After 10 days, word finally came that Jordanian medical officials had approved her evacuation.

During one of the rare humanitarian cease-fires in the intensifying fighting, al-Shifa personnel rushed Ghaben to the Jordanian field hospital on the outskirts of Gaza City, an army-staffed facility established in late 2008 during an earlier war between Israel and Hamas.

The next day, Israeli authorities cleared her to leave Gaza — accompanied, according to regulations, by a single chaperon: her aunt, Naimeh Ghaben. After an hours-long ambulance ride through the West Bank and over the Jordan River via the Allenby Bridge crossing, she arrived in Amman.

Five days and two surgeries later, Ghaben was out of intensive care, able to talk and move her arms for the first time since her injury. Her unborn baby was safe.

Some Gazans cleared to evacuate to Jordan endure even more harrowing experiences.

Once they reach the Jordanian field hospital, patients face an uncertain passage to Jordan. Families have spent days cycling through names of potential chaperons who lack a prior security record with Israeli authorities, with some forced to opt for neighbors or distant relatives to accompany their injured loved ones.

Convoys of Jordanian ambulances awaiting Israeli approval sit in the sun for hours at the Erez crossing into Israel, a half-mile-long concrete strip that lies a few miles from Gaza City and within range of rocket fire. The average wait is three hours. Sometimes, security delays stretch the 90-mile journey to Amman into a 22-hour trip, Jordanian military officials say.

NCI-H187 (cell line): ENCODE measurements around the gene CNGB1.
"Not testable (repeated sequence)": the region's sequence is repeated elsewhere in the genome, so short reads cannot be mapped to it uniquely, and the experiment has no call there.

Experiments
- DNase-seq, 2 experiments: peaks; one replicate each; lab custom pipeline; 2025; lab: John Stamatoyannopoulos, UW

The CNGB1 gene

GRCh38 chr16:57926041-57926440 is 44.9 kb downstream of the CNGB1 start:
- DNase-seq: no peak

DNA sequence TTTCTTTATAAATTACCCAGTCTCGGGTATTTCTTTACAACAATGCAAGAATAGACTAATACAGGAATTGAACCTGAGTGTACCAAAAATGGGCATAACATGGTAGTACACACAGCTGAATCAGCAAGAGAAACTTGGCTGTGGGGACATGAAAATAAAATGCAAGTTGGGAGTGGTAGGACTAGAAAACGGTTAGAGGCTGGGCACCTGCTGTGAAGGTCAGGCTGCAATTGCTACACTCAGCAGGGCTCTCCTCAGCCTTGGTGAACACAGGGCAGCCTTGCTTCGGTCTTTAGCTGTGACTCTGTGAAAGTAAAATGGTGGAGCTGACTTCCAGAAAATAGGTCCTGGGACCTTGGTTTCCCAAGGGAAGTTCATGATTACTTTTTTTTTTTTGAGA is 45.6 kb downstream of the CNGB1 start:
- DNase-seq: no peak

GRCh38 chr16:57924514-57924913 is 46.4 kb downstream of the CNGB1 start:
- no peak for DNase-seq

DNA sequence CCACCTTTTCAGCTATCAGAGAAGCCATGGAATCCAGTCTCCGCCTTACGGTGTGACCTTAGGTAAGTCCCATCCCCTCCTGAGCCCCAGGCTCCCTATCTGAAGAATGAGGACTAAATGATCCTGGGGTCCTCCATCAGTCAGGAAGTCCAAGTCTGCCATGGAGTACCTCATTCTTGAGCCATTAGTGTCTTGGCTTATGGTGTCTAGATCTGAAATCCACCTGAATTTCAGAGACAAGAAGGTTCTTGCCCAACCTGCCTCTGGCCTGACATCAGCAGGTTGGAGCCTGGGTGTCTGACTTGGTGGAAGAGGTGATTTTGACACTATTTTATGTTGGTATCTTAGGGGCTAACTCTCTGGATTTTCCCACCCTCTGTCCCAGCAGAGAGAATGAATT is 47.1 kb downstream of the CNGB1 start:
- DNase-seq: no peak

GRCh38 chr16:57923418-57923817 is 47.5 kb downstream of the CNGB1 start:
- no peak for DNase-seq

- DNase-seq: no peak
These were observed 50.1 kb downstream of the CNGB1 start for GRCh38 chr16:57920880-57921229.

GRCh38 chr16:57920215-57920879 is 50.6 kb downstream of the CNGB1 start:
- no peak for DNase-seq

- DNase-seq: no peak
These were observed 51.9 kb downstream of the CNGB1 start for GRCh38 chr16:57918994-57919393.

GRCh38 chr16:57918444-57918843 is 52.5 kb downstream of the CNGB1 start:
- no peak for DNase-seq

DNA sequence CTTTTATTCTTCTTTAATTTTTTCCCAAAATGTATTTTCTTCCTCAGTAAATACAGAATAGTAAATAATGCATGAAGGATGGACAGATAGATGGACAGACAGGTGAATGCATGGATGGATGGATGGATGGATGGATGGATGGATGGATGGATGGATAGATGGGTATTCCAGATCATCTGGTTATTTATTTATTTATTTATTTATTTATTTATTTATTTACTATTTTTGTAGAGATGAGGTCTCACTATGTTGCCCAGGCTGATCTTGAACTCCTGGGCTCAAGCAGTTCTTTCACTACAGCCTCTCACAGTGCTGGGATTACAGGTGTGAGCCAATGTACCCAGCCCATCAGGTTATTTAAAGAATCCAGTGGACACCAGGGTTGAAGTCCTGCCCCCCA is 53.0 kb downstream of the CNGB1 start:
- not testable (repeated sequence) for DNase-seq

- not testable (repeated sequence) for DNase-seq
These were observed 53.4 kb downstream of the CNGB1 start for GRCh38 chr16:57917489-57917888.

Nearby rocket fire rattles the ambulances, whose medical personnel have little more than basic emergency equipment to treat complicated injuries.

“According to any guidelines, these patients are in no condition to be transported or be submitted to this amount of stress,” said a Jordanian military doctor who arrived with a group of five patients late Wednesday. “But with the situation in Gaza, it is better to risk it all for a chance at life than to leave them for certain death.”

Despite receiving prior clearance, not all ambulances are allowed to leave the strip. According to the Jordanian military and Gazan evacuees, Israeli authorities turned back a patient Wednesday, citing “security concerns.”

“The wait was the hardest part,” said Ibrahim Ahmed, who spent three hours at the crossing last week, cradling his injured 4-year-old daughter, Miriam, as missiles fell nearby. “I never thought we would make it to Amman alive until we arrived at the hospital.”

The road to Jordan poses risks for others besides patients, Jordanian officials and Gazans say.

After safely delivering Sami Abdulah Judeh, a severely burned 17-year-old, to the Jordanian field hospital on July 15, the vehicle carrying his family members was reportedly struck by a missile as they returned to their home in Gaza City.

It was only after Judeh reached Amman that Jordanian authorities learned that his mother and brothers had been killed in the strike. Judeh died of his injuries a few days later.

“We are operating in a state of war,” said Maj. Gen. Khalaf al-Jader, a physician and director of the Jordanian Royal Medical Services, which oversees the evacuation and treatment of wounded Gazans. “Every single movement, every aid delivery or evacuation, puts many people at risk.”

Despite the risks, Jordan’s Gaza evacuations continue, and the country has dispatched more than 1,000 units of blood, X-ray machines and specialized medical teams to the strip to improve first-response health services in Gaza.

After recuperating, Ghaben and many of her compatriots will eventually return to Gaza.

That is one journey the evacuees say they are ready for.

“The doctors tell me my child is a survivor,” Ghaben said. “I told them he will be more than that — he will be a Gazan.”